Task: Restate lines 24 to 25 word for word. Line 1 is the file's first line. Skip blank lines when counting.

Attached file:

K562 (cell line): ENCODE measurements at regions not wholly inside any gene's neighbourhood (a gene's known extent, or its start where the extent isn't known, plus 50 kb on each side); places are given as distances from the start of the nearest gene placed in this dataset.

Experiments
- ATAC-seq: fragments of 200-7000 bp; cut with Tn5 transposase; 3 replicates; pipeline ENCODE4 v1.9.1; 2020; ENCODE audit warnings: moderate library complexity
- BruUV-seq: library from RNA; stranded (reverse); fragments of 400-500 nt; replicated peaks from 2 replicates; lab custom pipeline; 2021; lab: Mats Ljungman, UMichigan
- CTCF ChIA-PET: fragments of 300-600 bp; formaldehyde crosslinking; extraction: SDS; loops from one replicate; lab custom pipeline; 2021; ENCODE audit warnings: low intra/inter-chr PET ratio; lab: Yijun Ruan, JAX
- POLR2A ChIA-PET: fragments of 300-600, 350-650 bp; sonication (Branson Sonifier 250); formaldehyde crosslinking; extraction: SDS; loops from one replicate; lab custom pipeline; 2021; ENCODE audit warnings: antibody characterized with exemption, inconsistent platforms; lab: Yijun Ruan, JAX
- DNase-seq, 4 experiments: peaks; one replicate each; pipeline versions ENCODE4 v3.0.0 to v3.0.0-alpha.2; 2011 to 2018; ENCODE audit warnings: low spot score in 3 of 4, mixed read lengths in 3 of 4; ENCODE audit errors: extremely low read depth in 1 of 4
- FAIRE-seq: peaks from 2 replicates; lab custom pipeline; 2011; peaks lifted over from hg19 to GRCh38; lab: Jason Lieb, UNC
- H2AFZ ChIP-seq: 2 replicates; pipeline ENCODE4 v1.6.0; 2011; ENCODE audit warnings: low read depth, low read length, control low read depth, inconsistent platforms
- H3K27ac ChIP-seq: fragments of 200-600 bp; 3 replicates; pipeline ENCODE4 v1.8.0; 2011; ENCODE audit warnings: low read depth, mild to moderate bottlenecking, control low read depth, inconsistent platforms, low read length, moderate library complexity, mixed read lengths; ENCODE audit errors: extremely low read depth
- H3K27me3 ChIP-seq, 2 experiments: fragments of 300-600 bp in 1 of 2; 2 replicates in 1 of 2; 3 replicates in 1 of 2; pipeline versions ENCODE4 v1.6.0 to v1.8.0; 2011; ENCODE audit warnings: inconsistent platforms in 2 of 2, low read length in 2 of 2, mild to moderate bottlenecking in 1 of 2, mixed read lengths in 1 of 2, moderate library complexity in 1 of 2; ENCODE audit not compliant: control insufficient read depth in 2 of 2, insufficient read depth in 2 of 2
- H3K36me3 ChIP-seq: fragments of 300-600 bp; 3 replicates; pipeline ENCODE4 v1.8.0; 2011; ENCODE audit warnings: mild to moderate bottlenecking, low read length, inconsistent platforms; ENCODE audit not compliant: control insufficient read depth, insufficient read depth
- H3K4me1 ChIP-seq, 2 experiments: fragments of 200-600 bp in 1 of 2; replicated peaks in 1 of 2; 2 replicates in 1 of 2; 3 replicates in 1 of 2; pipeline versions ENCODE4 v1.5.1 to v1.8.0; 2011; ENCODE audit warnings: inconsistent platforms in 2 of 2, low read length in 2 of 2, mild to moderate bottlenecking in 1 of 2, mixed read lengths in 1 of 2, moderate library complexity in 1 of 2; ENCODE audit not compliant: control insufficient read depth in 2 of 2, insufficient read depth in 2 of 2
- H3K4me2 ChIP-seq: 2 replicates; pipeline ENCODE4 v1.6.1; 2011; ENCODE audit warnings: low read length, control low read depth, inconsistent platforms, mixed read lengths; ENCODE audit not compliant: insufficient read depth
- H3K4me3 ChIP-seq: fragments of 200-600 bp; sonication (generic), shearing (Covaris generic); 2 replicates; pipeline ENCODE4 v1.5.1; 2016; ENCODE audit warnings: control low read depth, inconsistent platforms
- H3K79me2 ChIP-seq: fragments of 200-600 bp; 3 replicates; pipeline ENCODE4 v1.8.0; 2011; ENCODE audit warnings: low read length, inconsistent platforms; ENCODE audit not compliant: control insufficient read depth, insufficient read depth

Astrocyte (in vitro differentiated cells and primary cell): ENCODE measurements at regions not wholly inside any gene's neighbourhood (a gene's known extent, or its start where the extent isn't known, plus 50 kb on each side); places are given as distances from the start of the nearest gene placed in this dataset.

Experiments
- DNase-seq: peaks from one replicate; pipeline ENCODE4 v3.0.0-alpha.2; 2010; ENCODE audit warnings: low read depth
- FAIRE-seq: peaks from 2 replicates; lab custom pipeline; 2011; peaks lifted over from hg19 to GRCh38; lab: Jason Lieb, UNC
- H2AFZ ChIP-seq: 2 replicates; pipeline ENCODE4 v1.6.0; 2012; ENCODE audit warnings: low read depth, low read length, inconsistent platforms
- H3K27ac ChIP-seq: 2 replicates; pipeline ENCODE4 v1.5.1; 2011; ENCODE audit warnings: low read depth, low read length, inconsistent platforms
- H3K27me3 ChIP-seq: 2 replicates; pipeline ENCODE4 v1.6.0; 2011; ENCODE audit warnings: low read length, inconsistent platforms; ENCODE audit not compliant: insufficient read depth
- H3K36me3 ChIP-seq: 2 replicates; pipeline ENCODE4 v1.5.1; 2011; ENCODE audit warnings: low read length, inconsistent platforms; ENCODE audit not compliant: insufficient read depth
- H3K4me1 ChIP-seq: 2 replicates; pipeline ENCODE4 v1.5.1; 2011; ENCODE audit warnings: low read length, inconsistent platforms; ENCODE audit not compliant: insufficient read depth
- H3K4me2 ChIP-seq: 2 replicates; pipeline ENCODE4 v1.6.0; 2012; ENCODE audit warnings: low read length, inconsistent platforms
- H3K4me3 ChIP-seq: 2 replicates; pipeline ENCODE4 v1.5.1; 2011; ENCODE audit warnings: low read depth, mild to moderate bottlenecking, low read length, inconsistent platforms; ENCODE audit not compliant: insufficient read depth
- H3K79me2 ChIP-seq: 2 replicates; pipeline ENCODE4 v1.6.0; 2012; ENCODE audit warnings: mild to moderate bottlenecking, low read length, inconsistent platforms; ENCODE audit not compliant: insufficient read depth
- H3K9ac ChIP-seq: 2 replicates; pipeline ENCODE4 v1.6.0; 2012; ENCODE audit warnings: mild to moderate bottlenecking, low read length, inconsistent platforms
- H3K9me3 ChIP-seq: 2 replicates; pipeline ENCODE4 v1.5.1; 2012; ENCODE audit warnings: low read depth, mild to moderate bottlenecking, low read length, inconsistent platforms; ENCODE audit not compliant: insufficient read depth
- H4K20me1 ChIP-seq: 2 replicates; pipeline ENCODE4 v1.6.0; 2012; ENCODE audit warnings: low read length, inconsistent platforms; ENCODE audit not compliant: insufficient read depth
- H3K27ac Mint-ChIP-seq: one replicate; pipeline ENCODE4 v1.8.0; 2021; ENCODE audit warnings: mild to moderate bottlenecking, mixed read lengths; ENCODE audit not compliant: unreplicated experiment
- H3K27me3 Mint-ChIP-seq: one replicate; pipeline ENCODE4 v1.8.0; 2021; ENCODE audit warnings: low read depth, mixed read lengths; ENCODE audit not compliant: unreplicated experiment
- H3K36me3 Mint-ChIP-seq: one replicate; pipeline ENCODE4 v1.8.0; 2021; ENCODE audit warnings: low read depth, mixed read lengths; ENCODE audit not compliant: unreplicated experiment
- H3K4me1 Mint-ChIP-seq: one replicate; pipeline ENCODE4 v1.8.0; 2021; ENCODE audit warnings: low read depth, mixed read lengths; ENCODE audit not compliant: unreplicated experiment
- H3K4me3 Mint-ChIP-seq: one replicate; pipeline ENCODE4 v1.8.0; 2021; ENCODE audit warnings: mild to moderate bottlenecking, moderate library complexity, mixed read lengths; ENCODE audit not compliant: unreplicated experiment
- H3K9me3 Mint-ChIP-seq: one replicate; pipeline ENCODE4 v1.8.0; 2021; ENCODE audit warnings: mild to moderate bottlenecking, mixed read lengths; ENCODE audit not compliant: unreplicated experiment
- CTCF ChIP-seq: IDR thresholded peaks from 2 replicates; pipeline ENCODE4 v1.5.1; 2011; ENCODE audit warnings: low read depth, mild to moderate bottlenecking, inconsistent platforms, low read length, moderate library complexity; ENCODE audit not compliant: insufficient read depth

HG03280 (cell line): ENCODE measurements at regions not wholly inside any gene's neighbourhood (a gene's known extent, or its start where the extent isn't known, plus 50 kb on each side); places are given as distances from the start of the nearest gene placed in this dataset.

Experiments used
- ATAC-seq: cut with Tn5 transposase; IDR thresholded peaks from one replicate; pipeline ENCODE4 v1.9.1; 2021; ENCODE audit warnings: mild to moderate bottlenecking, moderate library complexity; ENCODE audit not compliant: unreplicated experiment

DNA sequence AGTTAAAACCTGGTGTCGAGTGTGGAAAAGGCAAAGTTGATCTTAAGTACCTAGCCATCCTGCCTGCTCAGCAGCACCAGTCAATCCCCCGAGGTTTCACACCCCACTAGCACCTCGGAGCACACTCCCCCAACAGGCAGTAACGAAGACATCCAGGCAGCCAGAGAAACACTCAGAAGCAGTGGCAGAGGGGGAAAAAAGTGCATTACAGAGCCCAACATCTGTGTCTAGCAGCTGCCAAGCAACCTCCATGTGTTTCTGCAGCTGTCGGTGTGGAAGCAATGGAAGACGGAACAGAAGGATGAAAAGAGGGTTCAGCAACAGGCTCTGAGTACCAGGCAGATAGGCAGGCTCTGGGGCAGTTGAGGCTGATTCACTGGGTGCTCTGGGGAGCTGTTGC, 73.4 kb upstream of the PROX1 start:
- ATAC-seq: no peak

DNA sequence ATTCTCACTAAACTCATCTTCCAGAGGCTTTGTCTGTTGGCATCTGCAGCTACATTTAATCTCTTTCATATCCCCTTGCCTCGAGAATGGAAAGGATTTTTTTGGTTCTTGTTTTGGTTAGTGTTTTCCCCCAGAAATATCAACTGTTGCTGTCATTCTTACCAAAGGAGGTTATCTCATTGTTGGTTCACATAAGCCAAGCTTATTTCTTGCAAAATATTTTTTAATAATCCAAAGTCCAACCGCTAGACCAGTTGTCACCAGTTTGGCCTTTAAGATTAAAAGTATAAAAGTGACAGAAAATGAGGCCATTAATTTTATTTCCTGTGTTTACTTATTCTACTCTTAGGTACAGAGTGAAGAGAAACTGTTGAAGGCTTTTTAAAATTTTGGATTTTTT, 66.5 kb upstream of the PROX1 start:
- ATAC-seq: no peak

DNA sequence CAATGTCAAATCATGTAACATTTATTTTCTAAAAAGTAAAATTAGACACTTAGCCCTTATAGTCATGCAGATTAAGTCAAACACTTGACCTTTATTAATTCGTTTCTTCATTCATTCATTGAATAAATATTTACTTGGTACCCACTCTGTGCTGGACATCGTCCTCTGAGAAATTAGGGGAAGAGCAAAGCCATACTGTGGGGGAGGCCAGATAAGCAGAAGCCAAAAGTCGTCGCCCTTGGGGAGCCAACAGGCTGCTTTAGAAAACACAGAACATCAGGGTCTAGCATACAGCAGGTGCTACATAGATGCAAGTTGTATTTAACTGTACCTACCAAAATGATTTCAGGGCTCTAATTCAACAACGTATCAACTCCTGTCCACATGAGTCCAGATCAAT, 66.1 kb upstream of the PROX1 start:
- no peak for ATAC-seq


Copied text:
- H3K36me3 ChIP-seq: 2 replicates; pipeline ENCODE4 v1.5.1; 2011; ENCODE audit warnings: low read length, inconsistent platforms; ENCODE audit not compliant: insufficient read depth
- H3K4me1 ChIP-seq: 2 replicates; pipeline ENCODE4 v1.5.1; 2011; ENCODE audit warnings: low read length, inconsistent platforms; ENCODE audit not compliant: insufficient read depth